Eager Initialization

Quite often, there are scenarios where it is good to have something ready to use without having to wait for intial setup. EJB Pooling ensures that Stateless and Message Driven beans can take advantage of eager initialzation. Singleton EJBs (introduced in EJB 3.1) were enriched with @Startup and @DependsOn annotations which has ensured that they don't lag behind their pooled counterparts. Some of the common use cases include bootstrapping global configurations, initializing expensive resources etc.

These annotations are meant for usage with Singleton beans only

@Startup

This annotation marks a Singleton bean for initialization during application startup i.e. the container automatically creates an instance of the bean when the application initializes. This offers the advantage of being able to invoke business logic in an eager and automated fashion (without any manual intervention). One can conveniently leverage the @PostConstruct call back method to execute the bootstrapping logic and also use @PreDestroy to define destruction of expensive resources such as database connections

package ejbap.eagerinit;

import java.util.UUID;
import javax.annotation.PostConstruct;
import javax.annotation.PreDestroy;
import javax.ejb.Singleton;
import javax.ejb.Startup;

@Singleton
@Startup
public class AppConfigInitBean {

    private String configuration;

    @PostConstruct
    public void init() {
        configuration = UUID.randomUUID().toString();
        System.out.println("Configuration bootstrapped -- " + configuration);
    }

    @PreDestroy
    public void destroy() {
        System.out.println("Destroying configuration -- " + configuration);
        configuration = null;
    }

    public String getConfig() {
        return configuration;
    }
}

It's important to bear in mind that, in the absence of this annotation, a Singleton EJB is instantiated by the container when it is first used/invoked by the client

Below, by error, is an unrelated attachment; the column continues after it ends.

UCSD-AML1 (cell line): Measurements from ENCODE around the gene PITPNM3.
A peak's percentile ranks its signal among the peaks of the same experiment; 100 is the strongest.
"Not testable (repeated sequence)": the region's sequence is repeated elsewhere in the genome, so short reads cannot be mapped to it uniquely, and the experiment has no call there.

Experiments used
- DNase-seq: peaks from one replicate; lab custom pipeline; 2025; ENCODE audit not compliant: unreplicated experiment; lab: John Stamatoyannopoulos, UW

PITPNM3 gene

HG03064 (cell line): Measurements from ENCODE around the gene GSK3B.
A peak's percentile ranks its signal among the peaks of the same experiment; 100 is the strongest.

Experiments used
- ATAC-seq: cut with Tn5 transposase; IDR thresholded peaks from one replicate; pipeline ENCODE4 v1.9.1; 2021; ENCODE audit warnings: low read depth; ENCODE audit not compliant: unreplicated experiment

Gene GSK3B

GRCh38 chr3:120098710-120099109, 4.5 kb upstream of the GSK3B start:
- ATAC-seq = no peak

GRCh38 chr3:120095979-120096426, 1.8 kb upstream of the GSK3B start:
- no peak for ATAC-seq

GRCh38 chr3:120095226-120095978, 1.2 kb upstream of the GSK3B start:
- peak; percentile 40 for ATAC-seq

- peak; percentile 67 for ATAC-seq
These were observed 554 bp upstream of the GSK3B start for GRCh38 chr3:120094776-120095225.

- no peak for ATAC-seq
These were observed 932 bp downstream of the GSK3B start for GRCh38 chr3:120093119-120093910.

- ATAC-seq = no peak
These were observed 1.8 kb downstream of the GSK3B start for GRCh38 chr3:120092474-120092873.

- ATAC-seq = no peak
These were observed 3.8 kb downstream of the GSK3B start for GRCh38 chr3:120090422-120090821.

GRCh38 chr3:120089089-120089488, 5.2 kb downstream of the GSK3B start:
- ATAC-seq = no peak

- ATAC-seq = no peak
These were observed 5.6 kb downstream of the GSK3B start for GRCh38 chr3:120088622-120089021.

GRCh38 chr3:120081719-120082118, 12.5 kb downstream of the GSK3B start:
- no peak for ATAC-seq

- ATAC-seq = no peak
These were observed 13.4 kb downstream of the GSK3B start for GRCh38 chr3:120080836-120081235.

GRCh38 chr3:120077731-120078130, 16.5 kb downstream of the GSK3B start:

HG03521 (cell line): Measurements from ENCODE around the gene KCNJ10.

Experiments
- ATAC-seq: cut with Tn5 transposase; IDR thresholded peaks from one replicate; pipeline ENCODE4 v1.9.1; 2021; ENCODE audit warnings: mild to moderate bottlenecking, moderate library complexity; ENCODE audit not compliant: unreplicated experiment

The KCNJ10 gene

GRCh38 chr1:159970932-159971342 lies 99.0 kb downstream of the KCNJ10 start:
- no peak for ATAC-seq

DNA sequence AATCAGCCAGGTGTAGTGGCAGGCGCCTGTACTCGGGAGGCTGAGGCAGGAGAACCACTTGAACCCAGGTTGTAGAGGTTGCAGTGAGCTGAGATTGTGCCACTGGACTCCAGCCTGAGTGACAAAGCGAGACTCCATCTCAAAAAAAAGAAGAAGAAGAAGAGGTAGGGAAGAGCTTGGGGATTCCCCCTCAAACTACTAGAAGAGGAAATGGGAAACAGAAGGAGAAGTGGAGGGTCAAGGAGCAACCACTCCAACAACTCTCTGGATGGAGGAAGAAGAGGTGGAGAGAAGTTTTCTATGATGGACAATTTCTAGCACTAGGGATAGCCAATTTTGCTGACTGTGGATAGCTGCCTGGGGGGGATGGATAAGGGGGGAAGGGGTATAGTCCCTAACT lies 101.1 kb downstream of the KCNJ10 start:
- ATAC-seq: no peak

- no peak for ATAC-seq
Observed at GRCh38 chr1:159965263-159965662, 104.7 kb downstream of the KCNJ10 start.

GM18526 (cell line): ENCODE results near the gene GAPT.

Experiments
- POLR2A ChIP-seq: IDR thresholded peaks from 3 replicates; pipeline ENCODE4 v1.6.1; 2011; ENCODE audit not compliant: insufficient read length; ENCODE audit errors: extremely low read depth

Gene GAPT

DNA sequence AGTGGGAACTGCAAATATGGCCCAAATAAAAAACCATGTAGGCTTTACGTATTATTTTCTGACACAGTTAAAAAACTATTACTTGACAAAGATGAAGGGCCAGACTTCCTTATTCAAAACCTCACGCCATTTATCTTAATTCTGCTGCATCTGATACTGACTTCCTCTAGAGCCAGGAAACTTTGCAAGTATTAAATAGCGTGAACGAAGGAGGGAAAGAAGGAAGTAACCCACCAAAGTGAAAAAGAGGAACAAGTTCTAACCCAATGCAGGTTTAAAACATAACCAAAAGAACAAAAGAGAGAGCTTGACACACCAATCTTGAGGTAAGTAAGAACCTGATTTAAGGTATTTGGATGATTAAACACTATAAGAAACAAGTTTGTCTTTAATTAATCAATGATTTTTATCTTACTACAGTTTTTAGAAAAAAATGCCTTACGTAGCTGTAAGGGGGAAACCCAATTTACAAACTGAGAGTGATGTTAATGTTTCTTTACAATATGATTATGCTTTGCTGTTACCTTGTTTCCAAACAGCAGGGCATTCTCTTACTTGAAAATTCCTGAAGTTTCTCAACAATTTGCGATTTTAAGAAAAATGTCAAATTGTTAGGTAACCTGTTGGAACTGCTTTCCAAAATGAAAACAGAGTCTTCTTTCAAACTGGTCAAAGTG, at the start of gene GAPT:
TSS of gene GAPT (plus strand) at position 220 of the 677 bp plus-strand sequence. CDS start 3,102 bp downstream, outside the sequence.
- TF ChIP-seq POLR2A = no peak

@DependsOn

Just like @Startup, the @DependsOn annotation is tied to Singleton EJBs. As the name suggests, this annotation is used to establish dependencies between different Singleton beans.

package ejbap.eagerinit;

import javax.annotation.PostConstruct;
import javax.annotation.PreDestroy;
import javax.ejb.DependsOn;
import javax.ejb.Singleton;
import javax.ejb.Startup;
import javax.inject.Inject;

@Singleton
@Startup
@DependsOn("AppConfigInitBean")
public class DependentSingleton {

    @Inject
    private AppConfigInitBean appConfig;

    @PostConstruct
    public void init() {
        System.out.println("Singleton is ready for use");
        System.out.println("Configuration: "+appConfig.getConfig());
    }

    @PreDestroy
    public void destroy() {
        //Presence of 'AppConfigInitBean' instance is confirmed
        System.out.println("Time to disappear!");
    }
}

One can specify multiple dependent Singleton beans as a part of this annotation. Declaring a dependency on one or multiple Singleton bean(s) ensures that the container

  • Initializes the dependent beans prior to conclusion of the setup process of the singleton (before invocation of its @PostConstruct method)

  • Guarantees the presence of dependent bean instances before the destruction of the singleton bean instance (before completion of its @PreDestroy method)

Next up ...

Let's dive into some of the scheduler and timer related features which EJBs offer...

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